Computational and Mathematical Methods in Medicine

Volume 2015 (2015), Article ID 801031, 11 pages

http://dx.doi.org/10.1155/2015/801031

## The Covariance Adjustment Approaches for Combining Incomparable Cox Regressions Caused by Unbalanced Covariates Adjustment: A Multivariate Meta-Analysis Study

^{1}Department of Biostatistics, Faculty of Medicine, Shiraz University of Medical Sciences, P.O. Box 71345-1874, Shiraz, Iran^{2}Department of Biostatistics, Infertility Research Center, Shiraz University of Medical Sciences, P.O. Box 71345-1874, Shiraz, Iran

Received 21 May 2015; Revised 28 July 2015; Accepted 6 August 2015

Academic Editor: Qi Dai

Copyright © 2015 Tania Dehesh et al. This is an open access article distributed under the Creative Commons Attribution License, which permits unrestricted use, distribution, and reproduction in any medium, provided the original work is properly cited.

#### Abstract

*Background*. Univariate meta-analysis (UM) procedure, as a technique that provides a single overall result, has become increasingly popular. Neglecting the existence of other concomitant covariates in the models leads to loss of treatment efficiency. Our aim was
proposing four new approximation approaches for the covariance matrix of the coefficients, which is not readily available for the multivariate generalized least square (MGLS) method as a multivariate meta-analysis approach.* Methods*. We evaluated the efficiency of four new approaches including zero correlation (ZC), common correlation (CC), estimated correlation (EC), and multivariate multilevel correlation (MMC) on the estimation bias, mean square error (MSE), and 95% probability coverage of the confidence interval (CI) in the synthesis of Cox proportional hazard models coefficients in a simulation study.* Result*. Comparing the results of the simulation study on the MSE, bias, and CI of the estimated coefficients indicated that MMC approach was the most accurate procedure compared to EC, CC, and ZC procedures. The precision ranking of the four approaches according to all above settings was MMC ≥ EC ≥ CC ≥ ZC.* Conclusion*. This study highlights advantages of MGLS meta-analysis on UM approach. The results suggested the use of MMC procedure to overcome the lack of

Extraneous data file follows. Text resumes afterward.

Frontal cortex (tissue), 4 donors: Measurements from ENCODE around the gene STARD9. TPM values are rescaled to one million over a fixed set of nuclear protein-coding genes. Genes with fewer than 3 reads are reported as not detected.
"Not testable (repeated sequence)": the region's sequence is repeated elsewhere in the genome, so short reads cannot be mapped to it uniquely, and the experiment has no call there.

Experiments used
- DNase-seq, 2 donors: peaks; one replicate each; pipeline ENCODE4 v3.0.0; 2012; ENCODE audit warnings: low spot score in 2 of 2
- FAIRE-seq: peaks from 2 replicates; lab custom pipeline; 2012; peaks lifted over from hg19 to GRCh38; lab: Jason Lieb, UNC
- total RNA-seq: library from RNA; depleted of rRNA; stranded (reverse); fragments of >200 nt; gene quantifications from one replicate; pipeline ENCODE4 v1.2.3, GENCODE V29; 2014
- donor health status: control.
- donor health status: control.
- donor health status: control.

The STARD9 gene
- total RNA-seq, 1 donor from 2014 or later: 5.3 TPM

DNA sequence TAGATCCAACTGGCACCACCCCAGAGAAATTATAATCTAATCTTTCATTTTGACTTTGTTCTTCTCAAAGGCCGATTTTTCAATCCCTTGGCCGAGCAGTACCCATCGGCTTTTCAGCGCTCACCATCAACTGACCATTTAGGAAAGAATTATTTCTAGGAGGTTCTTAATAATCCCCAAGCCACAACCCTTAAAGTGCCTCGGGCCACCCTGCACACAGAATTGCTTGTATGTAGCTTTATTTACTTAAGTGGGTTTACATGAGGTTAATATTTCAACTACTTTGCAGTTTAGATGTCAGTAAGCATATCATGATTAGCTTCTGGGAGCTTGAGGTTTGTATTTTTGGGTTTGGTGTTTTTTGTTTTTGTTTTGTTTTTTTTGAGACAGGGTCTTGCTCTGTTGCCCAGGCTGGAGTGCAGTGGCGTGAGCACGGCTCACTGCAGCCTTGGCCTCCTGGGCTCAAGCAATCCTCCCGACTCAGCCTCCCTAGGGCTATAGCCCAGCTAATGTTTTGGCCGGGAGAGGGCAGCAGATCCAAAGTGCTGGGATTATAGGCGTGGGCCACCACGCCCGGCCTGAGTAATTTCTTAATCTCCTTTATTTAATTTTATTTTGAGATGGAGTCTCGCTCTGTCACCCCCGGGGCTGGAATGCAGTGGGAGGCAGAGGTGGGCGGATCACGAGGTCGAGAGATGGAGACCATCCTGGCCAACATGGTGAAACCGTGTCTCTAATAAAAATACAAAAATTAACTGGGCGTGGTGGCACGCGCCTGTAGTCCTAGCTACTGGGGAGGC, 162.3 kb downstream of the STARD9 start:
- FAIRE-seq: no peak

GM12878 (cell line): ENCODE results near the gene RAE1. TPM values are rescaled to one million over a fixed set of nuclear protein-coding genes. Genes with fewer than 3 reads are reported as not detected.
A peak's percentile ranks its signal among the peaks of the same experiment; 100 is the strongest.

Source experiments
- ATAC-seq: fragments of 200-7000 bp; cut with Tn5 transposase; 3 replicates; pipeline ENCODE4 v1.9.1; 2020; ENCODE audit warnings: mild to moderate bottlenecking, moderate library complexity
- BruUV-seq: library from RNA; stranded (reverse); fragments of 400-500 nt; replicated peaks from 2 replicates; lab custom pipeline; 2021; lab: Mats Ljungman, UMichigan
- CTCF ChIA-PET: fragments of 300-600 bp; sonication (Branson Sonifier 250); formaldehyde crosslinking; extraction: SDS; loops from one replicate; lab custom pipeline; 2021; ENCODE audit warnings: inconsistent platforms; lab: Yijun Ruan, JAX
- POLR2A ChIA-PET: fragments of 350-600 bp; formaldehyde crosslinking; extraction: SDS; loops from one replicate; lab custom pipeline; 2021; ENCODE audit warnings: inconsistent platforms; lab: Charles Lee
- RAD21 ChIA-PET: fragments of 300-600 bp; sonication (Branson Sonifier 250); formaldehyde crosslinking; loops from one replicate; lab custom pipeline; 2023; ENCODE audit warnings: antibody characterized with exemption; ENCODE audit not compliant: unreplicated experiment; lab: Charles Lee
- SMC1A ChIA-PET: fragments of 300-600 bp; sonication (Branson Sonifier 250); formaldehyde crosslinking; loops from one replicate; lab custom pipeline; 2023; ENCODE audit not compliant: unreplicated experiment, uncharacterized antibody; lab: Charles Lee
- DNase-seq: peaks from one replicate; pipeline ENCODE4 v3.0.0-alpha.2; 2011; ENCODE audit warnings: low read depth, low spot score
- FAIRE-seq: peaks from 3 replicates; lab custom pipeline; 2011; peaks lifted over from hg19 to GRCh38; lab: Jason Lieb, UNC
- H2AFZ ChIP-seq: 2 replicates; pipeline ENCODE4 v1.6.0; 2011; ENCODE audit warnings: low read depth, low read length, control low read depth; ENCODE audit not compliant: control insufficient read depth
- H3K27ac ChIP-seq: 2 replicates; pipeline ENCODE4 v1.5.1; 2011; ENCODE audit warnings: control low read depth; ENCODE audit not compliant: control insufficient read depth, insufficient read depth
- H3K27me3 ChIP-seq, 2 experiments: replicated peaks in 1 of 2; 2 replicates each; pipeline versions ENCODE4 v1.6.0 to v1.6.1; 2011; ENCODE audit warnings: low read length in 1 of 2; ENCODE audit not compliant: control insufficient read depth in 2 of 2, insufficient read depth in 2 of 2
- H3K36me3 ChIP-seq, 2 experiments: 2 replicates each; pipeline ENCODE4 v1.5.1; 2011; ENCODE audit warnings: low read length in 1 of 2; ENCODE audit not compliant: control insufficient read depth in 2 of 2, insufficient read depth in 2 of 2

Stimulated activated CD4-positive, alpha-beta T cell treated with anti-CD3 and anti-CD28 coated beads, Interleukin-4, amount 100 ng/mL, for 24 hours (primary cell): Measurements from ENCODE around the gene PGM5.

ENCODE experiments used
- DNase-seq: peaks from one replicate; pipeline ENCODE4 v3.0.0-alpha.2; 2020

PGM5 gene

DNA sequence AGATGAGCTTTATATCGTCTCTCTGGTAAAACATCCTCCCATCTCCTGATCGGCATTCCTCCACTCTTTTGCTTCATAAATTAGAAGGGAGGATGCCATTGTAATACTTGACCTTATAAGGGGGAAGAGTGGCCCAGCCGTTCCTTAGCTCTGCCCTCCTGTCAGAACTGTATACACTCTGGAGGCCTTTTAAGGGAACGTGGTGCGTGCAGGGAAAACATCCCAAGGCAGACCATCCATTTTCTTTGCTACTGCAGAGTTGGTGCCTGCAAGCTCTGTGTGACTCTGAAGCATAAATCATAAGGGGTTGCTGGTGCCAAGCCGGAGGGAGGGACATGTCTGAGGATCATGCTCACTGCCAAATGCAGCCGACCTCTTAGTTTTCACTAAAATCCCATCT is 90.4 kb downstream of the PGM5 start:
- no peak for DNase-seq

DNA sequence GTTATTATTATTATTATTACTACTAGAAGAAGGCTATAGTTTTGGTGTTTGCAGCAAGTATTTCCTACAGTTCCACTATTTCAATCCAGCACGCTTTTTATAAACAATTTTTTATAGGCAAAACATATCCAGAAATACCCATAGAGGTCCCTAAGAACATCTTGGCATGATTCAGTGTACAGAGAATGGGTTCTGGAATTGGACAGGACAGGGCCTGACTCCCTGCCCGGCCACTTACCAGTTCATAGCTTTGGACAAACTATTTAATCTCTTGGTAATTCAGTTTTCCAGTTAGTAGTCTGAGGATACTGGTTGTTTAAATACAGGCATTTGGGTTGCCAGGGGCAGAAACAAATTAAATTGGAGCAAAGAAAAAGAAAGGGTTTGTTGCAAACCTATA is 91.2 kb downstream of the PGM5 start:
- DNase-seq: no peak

information for having a complete covariance matrix of the coefficients.

#### 1. Introduction

Meta-analysis is widely accepted as a systematic combination procedure using available evidence of independent studies for the purpose of a single overall result for the treatment of interest. This statistical procedure is becoming increasingly popular with medical researchers, particularly in clinical trials and survival analysis [1, 2]. Survival analysis is performed when the time is as the outcome variable and the Cox proportional hazard model is a famous procedure in this field [3]. Meta-analysis attempts to achieve a comprehensive result due to two procedures based on data availability: individual patient data (IPD) meta-analysis or aggregate patient data (APD) meta-analysis. It means that if individual’s data from different studies are available, IPD is preferred, but if it is impossible to assemble the individual’s raw data, then the APD should be chosen for combining the results of different studies. An IPD procedure requires individual data collection, whereas APD is based on summarized data that is extracted from published reports. While APD results are not as desirable as IPD, the majority of meta-analysis work relies on APD due to time availability and financial restriction [4–7].

Selection of homogeneous and related studies that address the same question is the first difficult task in each APD meta-analysis and has been debated by many authors [4, 8]. An additional problem is the fact that primary studies have diverse methodology and design protocols, such as differences in sample size and different covariate adjustment [9]. Of course, different covariate adjustment in different studies is a troublesome issue in any meta-analysis. This mis djustment of covariates may occur because of a decision by the analyst. Two suggested ways that have been used to date are (i) restricting the analysis to those models that have exactly the same set of covariates or (ii) using all available studies but omitting some important covariates. Both suggested ways lead to a waste of integrating information. As we know, omitting important concomitant covariates in nonlinear models leads to estimation bias and misleading interpretation, while the power is also decreased for no treatment effect detection even in primary studies [10–12]. In the Cox model, this covariates’ omission leads to estimation bias toward zero for treatment effects [13, 14].